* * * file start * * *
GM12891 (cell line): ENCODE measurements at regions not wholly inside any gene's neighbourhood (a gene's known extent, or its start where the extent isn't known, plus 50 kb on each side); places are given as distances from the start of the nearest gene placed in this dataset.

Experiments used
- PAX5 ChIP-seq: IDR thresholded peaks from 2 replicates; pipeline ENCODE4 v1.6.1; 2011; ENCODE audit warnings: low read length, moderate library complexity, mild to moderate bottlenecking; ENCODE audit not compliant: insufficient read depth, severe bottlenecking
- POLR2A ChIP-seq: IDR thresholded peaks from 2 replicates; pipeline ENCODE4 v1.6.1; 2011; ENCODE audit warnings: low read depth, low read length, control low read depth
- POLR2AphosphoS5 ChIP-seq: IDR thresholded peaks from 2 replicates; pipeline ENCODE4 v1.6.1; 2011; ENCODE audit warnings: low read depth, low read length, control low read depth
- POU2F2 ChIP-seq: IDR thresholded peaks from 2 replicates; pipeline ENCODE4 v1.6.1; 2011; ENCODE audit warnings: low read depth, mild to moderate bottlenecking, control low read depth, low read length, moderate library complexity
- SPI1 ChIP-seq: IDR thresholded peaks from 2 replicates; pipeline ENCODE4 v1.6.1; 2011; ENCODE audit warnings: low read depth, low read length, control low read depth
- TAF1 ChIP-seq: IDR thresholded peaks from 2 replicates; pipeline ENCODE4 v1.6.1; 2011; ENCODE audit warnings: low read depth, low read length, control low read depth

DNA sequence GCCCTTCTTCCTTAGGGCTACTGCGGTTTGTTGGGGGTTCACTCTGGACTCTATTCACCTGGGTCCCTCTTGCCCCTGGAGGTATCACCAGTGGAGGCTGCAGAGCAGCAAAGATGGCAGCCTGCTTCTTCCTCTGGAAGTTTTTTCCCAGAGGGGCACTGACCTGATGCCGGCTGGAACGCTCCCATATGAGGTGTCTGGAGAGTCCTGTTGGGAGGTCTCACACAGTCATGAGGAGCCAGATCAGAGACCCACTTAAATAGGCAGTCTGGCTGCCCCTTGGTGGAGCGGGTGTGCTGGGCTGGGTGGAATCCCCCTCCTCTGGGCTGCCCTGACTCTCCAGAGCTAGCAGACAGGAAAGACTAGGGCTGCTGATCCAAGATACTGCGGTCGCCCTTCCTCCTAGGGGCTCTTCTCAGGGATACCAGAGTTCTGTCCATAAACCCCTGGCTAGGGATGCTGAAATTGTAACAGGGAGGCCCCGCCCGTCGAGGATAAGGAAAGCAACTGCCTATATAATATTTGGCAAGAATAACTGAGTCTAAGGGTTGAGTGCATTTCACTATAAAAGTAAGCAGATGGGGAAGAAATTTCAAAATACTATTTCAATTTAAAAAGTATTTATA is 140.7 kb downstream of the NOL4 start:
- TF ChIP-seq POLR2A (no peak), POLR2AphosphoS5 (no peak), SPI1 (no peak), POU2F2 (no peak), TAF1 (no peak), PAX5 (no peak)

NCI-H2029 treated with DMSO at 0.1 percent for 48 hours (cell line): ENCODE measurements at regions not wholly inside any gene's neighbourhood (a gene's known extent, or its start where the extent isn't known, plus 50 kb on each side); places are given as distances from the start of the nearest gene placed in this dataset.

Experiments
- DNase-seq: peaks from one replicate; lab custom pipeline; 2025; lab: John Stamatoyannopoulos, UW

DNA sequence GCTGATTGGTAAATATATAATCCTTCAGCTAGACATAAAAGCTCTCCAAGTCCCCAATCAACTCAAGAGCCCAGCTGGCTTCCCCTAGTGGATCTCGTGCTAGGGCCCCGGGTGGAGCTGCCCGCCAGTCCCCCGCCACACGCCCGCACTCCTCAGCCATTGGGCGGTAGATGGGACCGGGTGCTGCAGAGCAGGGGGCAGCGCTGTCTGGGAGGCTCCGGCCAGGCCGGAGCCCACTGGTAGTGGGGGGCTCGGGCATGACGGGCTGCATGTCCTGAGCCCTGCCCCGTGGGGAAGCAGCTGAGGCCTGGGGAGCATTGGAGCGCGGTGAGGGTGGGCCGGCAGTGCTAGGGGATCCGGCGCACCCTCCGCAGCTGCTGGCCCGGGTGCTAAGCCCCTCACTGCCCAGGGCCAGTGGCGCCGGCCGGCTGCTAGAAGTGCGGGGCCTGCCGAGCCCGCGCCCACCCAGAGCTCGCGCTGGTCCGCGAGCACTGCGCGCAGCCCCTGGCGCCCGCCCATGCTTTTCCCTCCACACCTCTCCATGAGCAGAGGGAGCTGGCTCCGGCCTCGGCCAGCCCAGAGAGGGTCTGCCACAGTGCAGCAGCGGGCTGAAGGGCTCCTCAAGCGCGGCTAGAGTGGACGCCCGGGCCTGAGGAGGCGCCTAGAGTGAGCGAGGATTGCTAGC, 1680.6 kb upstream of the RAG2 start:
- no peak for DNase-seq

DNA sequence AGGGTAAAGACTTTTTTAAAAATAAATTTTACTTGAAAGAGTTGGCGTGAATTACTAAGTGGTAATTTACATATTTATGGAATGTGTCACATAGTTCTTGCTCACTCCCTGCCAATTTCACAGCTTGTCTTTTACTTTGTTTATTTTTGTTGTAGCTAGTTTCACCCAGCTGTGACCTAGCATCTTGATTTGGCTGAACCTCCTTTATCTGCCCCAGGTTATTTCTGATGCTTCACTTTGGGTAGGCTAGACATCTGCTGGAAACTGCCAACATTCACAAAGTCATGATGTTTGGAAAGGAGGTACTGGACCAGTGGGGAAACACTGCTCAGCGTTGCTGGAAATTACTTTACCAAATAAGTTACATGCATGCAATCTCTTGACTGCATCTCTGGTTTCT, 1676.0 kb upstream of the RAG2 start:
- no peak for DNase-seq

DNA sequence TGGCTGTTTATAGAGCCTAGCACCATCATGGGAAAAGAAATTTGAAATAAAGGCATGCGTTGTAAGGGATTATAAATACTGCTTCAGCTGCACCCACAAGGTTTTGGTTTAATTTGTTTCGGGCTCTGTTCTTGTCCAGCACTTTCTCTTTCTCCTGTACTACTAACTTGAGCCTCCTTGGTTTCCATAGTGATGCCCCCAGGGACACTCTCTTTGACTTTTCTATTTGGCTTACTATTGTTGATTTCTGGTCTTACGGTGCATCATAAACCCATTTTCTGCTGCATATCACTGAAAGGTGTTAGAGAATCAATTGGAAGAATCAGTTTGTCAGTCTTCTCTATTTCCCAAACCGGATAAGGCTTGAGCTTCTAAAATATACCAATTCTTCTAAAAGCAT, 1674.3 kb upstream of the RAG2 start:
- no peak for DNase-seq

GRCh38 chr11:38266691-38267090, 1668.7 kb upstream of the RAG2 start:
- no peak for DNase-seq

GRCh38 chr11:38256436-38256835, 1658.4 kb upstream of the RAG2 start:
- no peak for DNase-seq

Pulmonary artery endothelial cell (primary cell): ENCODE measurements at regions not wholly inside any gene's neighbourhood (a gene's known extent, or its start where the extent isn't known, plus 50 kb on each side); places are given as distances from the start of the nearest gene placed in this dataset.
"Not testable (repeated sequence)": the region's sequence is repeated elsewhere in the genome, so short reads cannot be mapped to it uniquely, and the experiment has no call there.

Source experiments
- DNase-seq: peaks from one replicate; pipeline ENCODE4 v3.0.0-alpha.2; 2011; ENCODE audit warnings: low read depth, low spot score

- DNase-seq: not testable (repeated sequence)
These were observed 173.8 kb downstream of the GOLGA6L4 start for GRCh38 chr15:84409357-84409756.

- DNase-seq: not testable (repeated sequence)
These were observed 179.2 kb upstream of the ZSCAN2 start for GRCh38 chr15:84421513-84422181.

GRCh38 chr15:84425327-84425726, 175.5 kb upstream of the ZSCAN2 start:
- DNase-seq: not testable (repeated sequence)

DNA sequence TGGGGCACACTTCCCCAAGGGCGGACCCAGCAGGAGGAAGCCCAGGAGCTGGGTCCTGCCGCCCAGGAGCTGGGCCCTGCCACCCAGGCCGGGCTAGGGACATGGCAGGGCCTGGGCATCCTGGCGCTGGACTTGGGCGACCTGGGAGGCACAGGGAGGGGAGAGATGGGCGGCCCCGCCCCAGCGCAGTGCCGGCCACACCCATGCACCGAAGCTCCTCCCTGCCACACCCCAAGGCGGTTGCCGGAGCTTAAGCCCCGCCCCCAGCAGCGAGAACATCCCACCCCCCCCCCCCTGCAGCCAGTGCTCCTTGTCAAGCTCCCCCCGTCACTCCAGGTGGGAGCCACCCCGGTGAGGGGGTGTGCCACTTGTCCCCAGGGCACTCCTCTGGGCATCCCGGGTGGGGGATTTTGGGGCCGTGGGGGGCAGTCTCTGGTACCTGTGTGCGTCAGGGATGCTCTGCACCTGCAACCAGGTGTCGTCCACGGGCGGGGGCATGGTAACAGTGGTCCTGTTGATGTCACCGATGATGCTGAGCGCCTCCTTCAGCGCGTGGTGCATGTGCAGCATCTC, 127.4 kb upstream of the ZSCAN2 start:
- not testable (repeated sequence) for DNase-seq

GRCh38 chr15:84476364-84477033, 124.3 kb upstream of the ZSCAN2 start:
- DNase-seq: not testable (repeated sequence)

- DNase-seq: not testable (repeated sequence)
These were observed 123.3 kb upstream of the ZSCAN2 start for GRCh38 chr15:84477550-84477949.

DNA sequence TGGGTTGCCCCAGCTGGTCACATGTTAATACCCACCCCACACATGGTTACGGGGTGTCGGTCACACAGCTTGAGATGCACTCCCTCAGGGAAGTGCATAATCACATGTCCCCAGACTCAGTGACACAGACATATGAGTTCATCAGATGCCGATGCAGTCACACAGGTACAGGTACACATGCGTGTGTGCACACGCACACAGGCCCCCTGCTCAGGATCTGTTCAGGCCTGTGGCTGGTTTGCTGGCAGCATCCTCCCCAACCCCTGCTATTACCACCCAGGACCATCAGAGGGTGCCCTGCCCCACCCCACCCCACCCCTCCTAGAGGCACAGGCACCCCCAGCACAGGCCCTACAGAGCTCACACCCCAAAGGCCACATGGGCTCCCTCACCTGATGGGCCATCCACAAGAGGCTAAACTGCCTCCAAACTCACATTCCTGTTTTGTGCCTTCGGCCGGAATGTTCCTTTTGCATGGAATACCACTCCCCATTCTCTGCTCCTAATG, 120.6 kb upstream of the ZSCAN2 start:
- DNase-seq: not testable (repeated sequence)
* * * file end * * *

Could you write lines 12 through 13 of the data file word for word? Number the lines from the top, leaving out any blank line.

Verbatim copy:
Experiments
- DNase-seq: peaks from one replicate; lab custom pipeline; 2025; lab: John Stamatoyannopoulos, UW